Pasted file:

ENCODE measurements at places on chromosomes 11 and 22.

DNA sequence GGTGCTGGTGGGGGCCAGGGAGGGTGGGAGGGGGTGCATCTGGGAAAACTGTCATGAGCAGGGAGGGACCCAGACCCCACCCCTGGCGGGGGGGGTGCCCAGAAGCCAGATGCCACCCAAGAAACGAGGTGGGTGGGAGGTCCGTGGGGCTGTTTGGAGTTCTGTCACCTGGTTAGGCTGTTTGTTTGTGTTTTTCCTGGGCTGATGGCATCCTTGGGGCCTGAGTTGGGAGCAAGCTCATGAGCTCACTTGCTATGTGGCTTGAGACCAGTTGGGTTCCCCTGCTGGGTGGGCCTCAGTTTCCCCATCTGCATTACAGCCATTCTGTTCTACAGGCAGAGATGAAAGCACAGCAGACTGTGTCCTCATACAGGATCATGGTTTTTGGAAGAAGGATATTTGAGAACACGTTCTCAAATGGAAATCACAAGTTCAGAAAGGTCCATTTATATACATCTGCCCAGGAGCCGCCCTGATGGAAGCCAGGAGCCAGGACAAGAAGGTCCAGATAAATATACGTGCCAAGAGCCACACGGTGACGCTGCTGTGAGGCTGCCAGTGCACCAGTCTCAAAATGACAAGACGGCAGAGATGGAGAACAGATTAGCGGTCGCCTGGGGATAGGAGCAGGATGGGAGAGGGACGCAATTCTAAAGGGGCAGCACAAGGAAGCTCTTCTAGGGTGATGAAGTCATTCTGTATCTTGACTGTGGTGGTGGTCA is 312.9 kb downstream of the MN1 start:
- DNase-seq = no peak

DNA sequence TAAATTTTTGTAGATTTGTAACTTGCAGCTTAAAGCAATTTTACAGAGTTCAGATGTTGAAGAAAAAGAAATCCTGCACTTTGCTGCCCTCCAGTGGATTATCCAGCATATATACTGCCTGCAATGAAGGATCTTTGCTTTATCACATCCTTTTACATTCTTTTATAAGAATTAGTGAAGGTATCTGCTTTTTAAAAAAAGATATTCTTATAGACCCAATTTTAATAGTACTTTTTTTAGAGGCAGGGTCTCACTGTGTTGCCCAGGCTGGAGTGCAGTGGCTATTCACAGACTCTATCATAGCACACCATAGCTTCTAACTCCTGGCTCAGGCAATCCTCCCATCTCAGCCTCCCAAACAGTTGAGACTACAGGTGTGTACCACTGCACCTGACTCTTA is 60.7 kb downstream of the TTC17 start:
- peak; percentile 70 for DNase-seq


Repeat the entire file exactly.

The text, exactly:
ENCODE measurements at places on chromosomes 11 and 22.

DNA sequence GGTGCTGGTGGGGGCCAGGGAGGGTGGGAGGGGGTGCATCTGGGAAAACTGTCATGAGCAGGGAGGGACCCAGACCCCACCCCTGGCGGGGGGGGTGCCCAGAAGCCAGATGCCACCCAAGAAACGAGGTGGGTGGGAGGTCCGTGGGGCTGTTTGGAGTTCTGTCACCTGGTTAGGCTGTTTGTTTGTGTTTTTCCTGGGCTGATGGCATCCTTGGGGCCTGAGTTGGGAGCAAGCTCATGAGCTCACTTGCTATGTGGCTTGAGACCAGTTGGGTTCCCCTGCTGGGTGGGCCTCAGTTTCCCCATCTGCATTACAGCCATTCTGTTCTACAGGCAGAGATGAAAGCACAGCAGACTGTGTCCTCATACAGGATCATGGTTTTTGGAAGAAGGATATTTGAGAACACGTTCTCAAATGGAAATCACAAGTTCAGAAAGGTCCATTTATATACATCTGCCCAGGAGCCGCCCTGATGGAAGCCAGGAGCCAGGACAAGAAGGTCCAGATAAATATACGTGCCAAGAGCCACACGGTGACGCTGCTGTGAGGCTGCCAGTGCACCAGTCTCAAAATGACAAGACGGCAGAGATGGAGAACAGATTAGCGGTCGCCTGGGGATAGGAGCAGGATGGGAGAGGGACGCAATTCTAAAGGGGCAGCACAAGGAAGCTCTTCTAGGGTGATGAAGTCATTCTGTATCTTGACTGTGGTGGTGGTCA is 312.9 kb downstream of the MN1 start:
- DNase-seq = no peak

DNA sequence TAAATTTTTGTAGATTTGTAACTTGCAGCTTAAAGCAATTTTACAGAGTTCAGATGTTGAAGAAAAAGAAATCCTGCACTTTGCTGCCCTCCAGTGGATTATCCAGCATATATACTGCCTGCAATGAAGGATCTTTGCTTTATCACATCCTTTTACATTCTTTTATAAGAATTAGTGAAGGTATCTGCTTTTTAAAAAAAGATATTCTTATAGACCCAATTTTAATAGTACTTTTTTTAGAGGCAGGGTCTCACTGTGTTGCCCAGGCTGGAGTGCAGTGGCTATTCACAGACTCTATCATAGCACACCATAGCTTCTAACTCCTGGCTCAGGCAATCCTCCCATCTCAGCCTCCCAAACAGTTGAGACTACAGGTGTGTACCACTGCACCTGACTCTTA is 60.7 kb downstream of the TTC17 start:
- peak; percentile 70 for DNase-seq